The implementation of the Competency And Placement test

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The essence of demonstrating a scientific approach in determining the impact of the CAP test within the FET colleges during 2009 has been reported on by using an appropriate research design and methodology. These research components have taken cognisance of the particular dynamics relating to the characteristics of the research problem and its associated phenomena. FET colleges are tasked with training unemployed youth in priority scarce skills categories in order to generate socioeconomic advancement within the country (HRDS-SA, 2008:15). This research project has therefore generated plausible findings and recommendations that will inform skills development and the eradication of unemployment within the country. The purpose of CAP is to promote successful learning at FET Colleges especially within the NCV programme by harnessing a progressive and developmental approach.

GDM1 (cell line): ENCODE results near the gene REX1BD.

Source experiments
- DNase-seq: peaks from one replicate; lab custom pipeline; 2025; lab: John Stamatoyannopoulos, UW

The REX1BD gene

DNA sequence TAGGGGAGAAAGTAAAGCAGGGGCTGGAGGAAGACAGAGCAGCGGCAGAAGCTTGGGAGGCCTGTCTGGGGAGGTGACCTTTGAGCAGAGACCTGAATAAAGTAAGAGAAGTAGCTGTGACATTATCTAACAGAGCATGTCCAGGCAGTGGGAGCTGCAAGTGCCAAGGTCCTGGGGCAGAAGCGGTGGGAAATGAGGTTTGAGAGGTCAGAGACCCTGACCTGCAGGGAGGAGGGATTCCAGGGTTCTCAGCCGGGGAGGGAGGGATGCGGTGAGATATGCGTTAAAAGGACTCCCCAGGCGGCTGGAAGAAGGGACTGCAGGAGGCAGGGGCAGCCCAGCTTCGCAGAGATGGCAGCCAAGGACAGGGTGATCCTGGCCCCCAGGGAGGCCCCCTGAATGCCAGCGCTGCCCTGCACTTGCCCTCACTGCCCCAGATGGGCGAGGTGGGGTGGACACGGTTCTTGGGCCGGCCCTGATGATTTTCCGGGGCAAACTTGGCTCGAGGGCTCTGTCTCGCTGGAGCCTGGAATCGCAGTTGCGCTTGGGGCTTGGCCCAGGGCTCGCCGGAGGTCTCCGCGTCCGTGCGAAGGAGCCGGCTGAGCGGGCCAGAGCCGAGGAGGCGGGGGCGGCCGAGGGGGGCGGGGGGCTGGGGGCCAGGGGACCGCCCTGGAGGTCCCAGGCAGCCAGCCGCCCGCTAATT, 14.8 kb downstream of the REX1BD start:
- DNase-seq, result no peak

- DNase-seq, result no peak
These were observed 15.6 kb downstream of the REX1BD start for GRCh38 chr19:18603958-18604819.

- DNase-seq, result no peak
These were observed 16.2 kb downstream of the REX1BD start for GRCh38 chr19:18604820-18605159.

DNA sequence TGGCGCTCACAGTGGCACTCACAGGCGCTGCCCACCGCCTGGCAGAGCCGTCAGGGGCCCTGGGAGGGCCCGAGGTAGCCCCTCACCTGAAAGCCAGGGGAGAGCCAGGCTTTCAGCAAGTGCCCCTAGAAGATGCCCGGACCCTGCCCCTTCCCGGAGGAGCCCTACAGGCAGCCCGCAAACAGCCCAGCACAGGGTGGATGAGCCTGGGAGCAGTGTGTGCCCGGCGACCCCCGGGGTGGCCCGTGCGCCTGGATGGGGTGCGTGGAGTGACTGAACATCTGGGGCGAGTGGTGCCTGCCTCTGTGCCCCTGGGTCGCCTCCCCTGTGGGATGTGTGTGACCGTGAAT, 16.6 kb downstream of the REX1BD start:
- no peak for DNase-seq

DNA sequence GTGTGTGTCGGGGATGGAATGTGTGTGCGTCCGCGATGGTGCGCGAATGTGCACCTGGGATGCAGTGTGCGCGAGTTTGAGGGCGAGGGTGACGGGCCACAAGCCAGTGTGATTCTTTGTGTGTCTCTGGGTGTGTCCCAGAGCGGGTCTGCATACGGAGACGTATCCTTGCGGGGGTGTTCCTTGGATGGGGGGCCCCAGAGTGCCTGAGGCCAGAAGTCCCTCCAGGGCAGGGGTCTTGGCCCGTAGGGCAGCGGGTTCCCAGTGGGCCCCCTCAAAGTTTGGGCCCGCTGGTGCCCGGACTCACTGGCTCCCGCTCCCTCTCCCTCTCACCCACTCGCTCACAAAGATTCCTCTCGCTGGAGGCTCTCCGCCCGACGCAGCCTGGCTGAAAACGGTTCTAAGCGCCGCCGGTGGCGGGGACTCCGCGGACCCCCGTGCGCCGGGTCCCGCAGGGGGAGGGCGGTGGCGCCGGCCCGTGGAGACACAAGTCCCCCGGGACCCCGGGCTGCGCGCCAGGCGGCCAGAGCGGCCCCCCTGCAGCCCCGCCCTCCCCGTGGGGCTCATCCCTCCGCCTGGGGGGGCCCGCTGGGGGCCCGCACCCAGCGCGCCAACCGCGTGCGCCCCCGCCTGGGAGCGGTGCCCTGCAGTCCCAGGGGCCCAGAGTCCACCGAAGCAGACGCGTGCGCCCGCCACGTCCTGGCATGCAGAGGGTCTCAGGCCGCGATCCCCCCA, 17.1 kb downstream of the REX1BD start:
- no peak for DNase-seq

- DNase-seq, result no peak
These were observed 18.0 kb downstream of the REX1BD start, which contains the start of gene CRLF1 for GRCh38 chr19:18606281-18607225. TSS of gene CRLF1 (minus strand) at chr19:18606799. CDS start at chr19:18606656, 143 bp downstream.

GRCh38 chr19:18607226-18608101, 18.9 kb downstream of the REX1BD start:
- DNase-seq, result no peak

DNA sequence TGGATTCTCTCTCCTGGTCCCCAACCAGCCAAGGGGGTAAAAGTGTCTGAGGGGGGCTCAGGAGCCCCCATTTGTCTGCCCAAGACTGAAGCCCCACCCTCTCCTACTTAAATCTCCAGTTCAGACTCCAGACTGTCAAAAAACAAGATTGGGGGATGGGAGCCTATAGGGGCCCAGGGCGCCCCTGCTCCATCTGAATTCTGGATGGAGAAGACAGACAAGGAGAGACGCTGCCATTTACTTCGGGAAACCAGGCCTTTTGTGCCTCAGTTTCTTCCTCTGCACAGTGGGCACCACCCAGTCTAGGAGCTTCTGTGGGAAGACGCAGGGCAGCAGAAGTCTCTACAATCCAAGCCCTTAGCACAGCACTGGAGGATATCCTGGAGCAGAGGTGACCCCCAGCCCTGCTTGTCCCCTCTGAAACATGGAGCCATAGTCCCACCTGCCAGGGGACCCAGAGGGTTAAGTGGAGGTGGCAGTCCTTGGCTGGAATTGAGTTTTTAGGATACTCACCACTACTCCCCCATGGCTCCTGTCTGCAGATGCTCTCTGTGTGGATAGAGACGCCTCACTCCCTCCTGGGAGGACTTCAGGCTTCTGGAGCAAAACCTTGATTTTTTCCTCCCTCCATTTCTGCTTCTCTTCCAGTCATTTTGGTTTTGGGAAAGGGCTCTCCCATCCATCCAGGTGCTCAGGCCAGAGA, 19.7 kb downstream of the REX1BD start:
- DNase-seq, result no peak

Given the quasi experimental characteristics of this research, careful consideration has been given to the analysis of data pertaining to both participating as well as non-participating colleges within the country. The main source of data has been obtained from the DoE for learner performance, both prior and post CAP implementation. Pre CAP data refers to the learner performance data obtained from colleges before the implementation of CAP during 2007 and 2008, while post CAP data refers to the learner performance data obtained after the implementation of CAP during 2009. Interviews with 27 learner support officers at participating colleges have yielded textual data and information which have added to the qualitative dimension of the study. In addition to this, four semi structured interviews were conducted with two CAP officials and two curriculum experts within the WCED. The current impact study will form the basis for further research into establishing improvements in the manner in which tuition and training are supported within the FET College sector in South Africa.